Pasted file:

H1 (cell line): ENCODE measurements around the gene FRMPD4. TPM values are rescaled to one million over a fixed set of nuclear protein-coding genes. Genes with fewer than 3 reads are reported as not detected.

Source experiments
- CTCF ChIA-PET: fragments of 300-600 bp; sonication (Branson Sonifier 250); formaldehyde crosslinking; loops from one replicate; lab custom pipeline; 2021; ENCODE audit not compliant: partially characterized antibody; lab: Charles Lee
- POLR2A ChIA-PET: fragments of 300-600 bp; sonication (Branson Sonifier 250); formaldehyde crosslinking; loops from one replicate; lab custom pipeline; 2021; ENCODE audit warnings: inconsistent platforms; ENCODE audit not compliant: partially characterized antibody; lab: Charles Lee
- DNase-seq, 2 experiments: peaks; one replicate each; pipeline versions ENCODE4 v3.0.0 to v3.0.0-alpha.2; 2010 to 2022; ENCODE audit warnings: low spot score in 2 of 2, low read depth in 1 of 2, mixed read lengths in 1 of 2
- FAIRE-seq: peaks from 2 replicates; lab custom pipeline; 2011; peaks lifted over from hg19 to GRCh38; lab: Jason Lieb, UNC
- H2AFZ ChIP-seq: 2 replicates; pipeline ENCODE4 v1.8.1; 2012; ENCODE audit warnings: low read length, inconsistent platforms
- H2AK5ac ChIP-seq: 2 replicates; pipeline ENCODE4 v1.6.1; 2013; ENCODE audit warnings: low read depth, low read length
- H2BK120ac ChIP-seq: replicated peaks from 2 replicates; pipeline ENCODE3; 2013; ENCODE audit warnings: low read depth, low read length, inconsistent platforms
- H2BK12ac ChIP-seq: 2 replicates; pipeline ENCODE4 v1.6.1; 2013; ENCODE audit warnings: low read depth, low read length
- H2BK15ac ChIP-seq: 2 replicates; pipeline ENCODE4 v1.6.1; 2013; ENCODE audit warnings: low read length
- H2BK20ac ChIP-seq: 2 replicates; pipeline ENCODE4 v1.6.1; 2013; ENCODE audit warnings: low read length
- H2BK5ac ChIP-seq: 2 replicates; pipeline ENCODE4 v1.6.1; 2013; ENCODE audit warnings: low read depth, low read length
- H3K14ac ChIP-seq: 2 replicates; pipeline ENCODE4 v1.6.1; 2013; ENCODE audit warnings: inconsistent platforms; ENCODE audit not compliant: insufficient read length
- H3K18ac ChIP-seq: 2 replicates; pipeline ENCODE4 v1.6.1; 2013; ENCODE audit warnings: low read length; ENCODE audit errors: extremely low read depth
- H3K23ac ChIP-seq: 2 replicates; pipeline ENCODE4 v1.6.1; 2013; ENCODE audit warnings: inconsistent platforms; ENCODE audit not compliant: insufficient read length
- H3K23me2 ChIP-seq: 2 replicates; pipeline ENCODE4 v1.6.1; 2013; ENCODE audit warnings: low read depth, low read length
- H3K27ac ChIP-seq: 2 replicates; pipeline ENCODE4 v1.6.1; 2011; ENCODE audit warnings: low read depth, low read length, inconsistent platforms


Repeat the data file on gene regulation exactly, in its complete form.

H1 (cell line): ENCODE measurements around the gene FRMPD4. TPM values are rescaled to one million over a fixed set of nuclear protein-coding genes. Genes with fewer than 3 reads are reported as not detected.

Source experiments
- CTCF ChIA-PET: fragments of 300-600 bp; sonication (Branson Sonifier 250); formaldehyde crosslinking; loops from one replicate; lab custom pipeline; 2021; ENCODE audit not compliant: partially characterized antibody; lab: Charles Lee
- POLR2A ChIA-PET: fragments of 300-600 bp; sonication (Branson Sonifier 250); formaldehyde crosslinking; loops from one replicate; lab custom pipeline; 2021; ENCODE audit warnings: inconsistent platforms; ENCODE audit not compliant: partially characterized antibody; lab: Charles Lee
- DNase-seq, 2 experiments: peaks; one replicate each; pipeline versions ENCODE4 v3.0.0 to v3.0.0-alpha.2; 2010 to 2022; ENCODE audit warnings: low spot score in 2 of 2, low read depth in 1 of 2, mixed read lengths in 1 of 2
- FAIRE-seq: peaks from 2 replicates; lab custom pipeline; 2011; peaks lifted over from hg19 to GRCh38; lab: Jason Lieb, UNC
- H2AFZ ChIP-seq: 2 replicates; pipeline ENCODE4 v1.8.1; 2012; ENCODE audit warnings: low read length, inconsistent platforms
- H2AK5ac ChIP-seq: 2 replicates; pipeline ENCODE4 v1.6.1; 2013; ENCODE audit warnings: low read depth, low read length
- H2BK120ac ChIP-seq: replicated peaks from 2 replicates; pipeline ENCODE3; 2013; ENCODE audit warnings: low read depth, low read length, inconsistent platforms
- H2BK12ac ChIP-seq: 2 replicates; pipeline ENCODE4 v1.6.1; 2013; ENCODE audit warnings: low read depth, low read length
- H2BK15ac ChIP-seq: 2 replicates; pipeline ENCODE4 v1.6.1; 2013; ENCODE audit warnings: low read length
- H2BK20ac ChIP-seq: 2 replicates; pipeline ENCODE4 v1.6.1; 2013; ENCODE audit warnings: low read length
- H2BK5ac ChIP-seq: 2 replicates; pipeline ENCODE4 v1.6.1; 2013; ENCODE audit warnings: low read depth, low read length
- H3K14ac ChIP-seq: 2 replicates; pipeline ENCODE4 v1.6.1; 2013; ENCODE audit warnings: inconsistent platforms; ENCODE audit not compliant: insufficient read length
- H3K18ac ChIP-seq: 2 replicates; pipeline ENCODE4 v1.6.1; 2013; ENCODE audit warnings: low read length; ENCODE audit errors: extremely low read depth
- H3K23ac ChIP-seq: 2 replicates; pipeline ENCODE4 v1.6.1; 2013; ENCODE audit warnings: inconsistent platforms; ENCODE audit not compliant: insufficient read length
- H3K23me2 ChIP-seq: 2 replicates; pipeline ENCODE4 v1.6.1; 2013; ENCODE audit warnings: low read depth, low read length
- H3K27ac ChIP-seq: 2 replicates; pipeline ENCODE4 v1.6.1; 2011; ENCODE audit warnings: low read depth, low read length, inconsistent platforms